Trauma’s Memory Problems : A good article

child trauma

Trauma all too often brings up the detective in people, prods them to question, pin point, dissect accounts, weigh relative credibility. It is an odd thing, given the reality that trauma–by its very essence of overwhelm and shutting down of language centers, processing, and memory integration–affects how one may be able to remember, recount, and narrate it. Trauma is difficult to articulate and often too difficult to comprehend, even to know. And yet, it is often demanded to be phrased in exact details that go beyond every-day memory. As if trauma memory should be, somehow, more stellar, subject to higher standard, to bigger scrutiny.

Granted, there may be a motive in it: people would rather believe trauma is less frequent and not as severe. If there are holes in a story, maybe it is ‘proof’ that it did not take place, or not as badly, or not deliberately … At the same time, there is an inherent lack of understanding about how memory and overwhelm conflict and contradict each other. In some ways, a misremembered, disjointed, incoherent event fraught with numbness and confusion may well BE one of a trauma … rather than be proof of something not happening …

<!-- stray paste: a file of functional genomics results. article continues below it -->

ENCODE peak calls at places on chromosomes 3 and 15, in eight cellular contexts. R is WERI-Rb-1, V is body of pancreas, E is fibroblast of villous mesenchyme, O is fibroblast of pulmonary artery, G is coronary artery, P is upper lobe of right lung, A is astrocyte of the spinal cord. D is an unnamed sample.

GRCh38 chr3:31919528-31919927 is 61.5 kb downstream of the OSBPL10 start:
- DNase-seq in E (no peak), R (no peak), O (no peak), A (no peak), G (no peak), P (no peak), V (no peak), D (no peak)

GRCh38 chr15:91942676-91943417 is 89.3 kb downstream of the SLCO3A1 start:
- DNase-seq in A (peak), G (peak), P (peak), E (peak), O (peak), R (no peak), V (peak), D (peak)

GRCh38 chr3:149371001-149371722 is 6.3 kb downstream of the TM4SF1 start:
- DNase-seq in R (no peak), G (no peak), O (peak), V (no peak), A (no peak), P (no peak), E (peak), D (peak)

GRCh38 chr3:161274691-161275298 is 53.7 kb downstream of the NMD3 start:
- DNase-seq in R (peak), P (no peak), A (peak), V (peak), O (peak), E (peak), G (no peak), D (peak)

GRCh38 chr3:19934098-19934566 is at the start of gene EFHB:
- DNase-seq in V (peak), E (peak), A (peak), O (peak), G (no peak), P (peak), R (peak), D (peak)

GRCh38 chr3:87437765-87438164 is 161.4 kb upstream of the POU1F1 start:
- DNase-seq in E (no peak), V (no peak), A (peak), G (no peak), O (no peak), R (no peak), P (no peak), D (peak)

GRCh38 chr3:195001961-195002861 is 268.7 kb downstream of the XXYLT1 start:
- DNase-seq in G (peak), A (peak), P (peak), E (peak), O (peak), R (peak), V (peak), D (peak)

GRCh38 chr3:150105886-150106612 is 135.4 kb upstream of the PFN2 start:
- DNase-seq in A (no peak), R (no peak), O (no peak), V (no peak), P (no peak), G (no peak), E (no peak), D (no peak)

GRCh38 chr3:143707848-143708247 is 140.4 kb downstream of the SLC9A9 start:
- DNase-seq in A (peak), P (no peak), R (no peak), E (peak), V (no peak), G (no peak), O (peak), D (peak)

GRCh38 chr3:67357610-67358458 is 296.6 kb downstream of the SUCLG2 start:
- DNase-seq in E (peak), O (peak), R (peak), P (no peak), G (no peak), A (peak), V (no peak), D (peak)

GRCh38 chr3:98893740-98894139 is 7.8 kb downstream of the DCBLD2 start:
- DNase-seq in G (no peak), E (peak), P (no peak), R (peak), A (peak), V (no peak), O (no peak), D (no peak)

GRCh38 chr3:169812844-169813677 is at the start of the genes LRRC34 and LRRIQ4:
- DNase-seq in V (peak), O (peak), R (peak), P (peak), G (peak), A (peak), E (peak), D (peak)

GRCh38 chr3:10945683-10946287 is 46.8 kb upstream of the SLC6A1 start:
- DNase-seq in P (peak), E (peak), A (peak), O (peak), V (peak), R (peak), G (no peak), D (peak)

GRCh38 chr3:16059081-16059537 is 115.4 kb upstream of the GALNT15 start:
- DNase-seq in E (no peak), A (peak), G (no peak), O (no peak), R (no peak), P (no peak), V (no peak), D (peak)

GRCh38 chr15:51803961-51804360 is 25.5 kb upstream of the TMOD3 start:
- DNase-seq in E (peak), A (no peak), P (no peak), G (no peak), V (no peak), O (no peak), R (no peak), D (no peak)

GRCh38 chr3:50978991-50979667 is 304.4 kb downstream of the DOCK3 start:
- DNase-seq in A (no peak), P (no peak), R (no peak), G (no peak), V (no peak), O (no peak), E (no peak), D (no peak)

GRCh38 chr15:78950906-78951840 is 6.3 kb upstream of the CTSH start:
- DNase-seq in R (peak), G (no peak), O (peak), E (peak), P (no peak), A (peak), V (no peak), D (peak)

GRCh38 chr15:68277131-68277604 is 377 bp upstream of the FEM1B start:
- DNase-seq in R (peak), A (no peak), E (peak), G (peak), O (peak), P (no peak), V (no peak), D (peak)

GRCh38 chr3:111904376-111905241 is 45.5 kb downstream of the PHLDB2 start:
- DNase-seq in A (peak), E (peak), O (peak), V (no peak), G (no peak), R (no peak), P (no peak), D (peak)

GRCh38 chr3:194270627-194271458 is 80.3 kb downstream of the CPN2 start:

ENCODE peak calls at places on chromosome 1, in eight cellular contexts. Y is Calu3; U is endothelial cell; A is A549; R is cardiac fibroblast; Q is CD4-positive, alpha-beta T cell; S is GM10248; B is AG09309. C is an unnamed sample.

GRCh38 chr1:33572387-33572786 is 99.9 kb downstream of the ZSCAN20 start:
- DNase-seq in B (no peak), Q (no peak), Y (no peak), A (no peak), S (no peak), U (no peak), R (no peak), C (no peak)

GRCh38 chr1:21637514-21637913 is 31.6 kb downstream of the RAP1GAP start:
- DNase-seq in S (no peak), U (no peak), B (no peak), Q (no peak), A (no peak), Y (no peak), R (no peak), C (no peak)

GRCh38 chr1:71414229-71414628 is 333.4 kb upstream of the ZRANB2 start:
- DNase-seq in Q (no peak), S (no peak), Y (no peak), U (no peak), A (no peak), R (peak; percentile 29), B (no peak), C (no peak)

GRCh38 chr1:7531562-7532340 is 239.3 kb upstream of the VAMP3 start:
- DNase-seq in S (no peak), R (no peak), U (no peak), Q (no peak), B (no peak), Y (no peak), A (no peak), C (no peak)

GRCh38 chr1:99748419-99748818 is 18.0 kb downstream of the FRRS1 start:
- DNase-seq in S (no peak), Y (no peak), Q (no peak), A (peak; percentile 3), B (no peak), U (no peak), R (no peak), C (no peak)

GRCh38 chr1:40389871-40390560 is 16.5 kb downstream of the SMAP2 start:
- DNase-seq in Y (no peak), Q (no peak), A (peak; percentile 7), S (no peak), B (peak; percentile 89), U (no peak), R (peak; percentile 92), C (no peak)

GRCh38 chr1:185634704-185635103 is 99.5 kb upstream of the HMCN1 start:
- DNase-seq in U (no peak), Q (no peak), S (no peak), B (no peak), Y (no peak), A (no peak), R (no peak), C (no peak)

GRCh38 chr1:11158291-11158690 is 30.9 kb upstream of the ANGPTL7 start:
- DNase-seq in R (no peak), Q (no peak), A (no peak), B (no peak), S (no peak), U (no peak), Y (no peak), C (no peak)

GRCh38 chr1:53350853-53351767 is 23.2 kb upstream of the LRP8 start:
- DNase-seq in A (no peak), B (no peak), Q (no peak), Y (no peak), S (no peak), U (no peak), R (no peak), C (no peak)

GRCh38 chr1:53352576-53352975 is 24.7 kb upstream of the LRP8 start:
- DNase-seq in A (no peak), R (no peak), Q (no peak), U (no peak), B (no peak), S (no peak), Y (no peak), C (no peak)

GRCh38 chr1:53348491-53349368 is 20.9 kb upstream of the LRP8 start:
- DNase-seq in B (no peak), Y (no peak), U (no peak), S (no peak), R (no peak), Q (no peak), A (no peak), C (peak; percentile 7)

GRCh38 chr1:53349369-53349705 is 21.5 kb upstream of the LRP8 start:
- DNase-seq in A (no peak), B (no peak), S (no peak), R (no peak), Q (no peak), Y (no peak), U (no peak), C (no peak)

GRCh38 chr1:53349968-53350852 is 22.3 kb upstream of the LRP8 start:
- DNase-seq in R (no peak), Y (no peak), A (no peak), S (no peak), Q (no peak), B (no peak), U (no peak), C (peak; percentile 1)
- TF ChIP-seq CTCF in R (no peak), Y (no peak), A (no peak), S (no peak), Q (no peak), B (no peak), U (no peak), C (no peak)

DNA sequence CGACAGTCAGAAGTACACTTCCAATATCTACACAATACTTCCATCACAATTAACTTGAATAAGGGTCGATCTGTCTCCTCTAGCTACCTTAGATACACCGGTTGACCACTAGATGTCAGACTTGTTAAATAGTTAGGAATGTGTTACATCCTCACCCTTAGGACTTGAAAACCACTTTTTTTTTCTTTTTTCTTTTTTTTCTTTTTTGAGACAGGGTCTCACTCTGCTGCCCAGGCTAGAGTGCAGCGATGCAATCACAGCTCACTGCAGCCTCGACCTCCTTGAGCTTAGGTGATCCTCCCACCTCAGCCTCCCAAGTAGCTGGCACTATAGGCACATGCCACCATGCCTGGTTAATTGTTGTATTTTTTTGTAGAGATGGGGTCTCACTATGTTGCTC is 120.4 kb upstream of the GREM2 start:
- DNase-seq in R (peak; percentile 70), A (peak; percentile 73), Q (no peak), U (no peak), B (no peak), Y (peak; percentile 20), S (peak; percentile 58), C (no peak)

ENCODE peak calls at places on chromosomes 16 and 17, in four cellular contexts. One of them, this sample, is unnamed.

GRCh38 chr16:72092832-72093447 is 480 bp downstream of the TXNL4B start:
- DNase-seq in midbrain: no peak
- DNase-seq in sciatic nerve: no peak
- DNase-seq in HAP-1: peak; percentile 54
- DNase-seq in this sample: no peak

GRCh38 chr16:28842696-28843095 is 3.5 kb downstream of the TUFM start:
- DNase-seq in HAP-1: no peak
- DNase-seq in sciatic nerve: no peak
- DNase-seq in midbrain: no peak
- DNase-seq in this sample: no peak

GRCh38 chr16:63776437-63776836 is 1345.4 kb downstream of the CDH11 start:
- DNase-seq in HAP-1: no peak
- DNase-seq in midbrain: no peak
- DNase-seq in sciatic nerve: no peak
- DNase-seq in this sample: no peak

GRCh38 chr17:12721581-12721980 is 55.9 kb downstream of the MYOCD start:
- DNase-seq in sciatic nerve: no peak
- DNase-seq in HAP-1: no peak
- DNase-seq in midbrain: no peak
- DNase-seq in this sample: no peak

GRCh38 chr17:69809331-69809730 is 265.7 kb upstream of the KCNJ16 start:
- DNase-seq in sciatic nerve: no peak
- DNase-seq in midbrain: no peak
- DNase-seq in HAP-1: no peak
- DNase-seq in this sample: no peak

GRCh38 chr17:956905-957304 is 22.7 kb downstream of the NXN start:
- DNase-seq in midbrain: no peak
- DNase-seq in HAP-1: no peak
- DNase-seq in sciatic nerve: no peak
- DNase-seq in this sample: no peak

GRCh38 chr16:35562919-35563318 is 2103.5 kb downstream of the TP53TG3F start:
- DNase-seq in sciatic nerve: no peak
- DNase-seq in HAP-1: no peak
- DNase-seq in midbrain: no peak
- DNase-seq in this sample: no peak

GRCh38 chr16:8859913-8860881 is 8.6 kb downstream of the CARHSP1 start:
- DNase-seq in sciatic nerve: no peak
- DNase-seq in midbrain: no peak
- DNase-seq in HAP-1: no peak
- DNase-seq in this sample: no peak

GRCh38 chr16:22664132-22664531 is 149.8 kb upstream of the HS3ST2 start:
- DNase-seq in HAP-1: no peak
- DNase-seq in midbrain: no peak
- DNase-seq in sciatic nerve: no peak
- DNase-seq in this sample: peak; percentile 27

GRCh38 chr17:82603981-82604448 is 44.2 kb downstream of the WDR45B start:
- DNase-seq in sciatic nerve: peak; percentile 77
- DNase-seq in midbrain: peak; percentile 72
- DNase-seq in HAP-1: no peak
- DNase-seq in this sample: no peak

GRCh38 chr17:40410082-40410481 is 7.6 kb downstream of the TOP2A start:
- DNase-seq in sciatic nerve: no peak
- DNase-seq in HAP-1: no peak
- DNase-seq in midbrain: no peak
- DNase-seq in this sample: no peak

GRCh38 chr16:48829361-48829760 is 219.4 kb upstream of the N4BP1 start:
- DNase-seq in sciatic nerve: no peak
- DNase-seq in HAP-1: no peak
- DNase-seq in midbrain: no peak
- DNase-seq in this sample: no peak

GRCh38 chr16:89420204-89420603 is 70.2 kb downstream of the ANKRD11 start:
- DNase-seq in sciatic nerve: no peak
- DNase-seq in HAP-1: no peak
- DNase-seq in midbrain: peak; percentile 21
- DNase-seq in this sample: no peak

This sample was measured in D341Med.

Trauma is a problematic thing for memory.

People remember trauma differently. Some remember constantly, vividly, intrusively. Some remember oddly. Some remember snippets, or sensations, or disjointed unease that seems disconnected from anything that seems to make sense. Some remember sometimes. Some remember not at all.

Children, especially, may find not remembering safer than to try and manage the overwhelming reality of what to let reality in may mean. They may have to keep things in the ‘not knowing’ folder to go on and push away reminders that make no sense, they recant, reverse, deny, ignore.

In the article below, the author explores memory and trauma, denial and dismissal, inaccuracies and interpretations, shame and judgment, burden and prejudice, reality and myth.